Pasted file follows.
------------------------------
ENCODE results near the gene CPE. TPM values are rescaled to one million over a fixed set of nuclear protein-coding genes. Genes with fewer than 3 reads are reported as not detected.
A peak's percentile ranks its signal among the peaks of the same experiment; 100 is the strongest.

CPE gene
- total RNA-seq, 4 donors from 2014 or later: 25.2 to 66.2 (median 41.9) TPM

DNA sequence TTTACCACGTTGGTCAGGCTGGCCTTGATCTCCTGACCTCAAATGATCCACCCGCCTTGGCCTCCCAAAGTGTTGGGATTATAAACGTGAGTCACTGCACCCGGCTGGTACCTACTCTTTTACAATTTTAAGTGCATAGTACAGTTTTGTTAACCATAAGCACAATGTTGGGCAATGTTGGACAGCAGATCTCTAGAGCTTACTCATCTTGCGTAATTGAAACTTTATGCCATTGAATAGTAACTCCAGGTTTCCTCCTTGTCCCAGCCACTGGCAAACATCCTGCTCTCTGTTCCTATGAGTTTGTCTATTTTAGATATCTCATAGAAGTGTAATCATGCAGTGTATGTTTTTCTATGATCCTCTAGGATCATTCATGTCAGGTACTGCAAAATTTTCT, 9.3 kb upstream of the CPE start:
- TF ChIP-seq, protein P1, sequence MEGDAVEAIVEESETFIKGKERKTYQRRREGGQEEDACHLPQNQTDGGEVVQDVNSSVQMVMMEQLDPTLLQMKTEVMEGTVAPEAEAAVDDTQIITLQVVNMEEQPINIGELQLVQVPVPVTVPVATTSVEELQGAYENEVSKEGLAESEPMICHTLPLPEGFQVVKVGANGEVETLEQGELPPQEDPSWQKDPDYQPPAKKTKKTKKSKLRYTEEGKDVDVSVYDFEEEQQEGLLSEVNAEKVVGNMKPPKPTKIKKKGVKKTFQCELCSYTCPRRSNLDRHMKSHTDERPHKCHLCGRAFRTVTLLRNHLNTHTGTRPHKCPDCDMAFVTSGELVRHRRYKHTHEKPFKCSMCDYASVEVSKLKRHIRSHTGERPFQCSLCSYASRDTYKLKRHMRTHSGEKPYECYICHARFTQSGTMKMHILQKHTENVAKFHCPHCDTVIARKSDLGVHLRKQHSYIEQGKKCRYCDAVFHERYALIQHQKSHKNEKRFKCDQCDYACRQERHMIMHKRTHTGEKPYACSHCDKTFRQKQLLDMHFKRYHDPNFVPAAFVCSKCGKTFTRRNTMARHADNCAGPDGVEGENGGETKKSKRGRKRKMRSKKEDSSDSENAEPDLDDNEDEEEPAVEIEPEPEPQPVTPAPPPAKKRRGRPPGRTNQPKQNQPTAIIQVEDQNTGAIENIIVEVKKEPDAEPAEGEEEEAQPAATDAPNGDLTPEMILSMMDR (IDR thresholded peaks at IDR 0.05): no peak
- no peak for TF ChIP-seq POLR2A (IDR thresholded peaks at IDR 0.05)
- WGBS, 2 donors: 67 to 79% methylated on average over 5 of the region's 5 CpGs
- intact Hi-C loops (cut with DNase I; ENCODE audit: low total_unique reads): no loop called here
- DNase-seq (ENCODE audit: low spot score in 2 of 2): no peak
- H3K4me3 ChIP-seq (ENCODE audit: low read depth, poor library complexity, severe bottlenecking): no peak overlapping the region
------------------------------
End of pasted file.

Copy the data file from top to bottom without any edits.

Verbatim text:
ENCODE results near the gene CPE. TPM values are rescaled to one million over a fixed set of nuclear protein-coding genes. Genes with fewer than 3 reads are reported as not detected.
A peak's percentile ranks its signal among the peaks of the same experiment; 100 is the strongest.

CPE gene
- total RNA-seq, 4 donors from 2014 or later: 25.2 to 66.2 (median 41.9) TPM

DNA sequence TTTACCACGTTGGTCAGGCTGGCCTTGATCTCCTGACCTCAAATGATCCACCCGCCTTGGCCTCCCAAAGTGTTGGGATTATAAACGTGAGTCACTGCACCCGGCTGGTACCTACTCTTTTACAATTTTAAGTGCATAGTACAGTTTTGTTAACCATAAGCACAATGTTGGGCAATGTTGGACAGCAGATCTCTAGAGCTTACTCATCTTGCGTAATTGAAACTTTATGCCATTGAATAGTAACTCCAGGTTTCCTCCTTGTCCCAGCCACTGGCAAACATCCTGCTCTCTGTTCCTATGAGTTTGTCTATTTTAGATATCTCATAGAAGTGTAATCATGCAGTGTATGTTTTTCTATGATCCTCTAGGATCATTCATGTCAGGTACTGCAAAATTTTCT, 9.3 kb upstream of the CPE start:
- TF ChIP-seq, protein P1, sequence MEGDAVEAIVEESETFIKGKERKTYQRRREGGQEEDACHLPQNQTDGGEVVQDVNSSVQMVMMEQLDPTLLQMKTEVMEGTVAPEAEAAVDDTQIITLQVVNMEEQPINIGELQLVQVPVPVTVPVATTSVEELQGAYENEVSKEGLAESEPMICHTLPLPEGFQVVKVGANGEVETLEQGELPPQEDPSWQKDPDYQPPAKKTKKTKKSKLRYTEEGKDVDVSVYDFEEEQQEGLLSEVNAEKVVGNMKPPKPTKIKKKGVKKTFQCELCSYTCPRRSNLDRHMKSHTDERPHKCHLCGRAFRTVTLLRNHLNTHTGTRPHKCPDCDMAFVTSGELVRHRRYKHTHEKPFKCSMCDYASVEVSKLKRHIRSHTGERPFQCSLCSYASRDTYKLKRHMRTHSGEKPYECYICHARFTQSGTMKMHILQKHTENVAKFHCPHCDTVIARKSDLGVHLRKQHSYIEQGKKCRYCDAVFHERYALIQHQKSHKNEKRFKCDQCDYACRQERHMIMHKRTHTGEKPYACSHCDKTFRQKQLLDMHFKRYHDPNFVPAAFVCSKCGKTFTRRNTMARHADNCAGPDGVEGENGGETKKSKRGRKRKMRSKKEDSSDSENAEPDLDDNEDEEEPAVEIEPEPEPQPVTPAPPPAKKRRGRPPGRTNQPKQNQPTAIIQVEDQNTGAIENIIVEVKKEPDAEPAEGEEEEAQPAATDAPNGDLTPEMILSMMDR (IDR thresholded peaks at IDR 0.05): no peak
- no peak for TF ChIP-seq POLR2A (IDR thresholded peaks at IDR 0.05)
- WGBS, 2 donors: 67 to 79% methylated on average over 5 of the region's 5 CpGs
- intact Hi-C loops (cut with DNase I; ENCODE audit: low total_unique reads): no loop called here
- DNase-seq (ENCODE audit: low spot score in 2 of 2): no peak
- H3K4me3 ChIP-seq (ENCODE audit: low read depth, poor library complexity, severe bottlenecking): no peak overlapping the region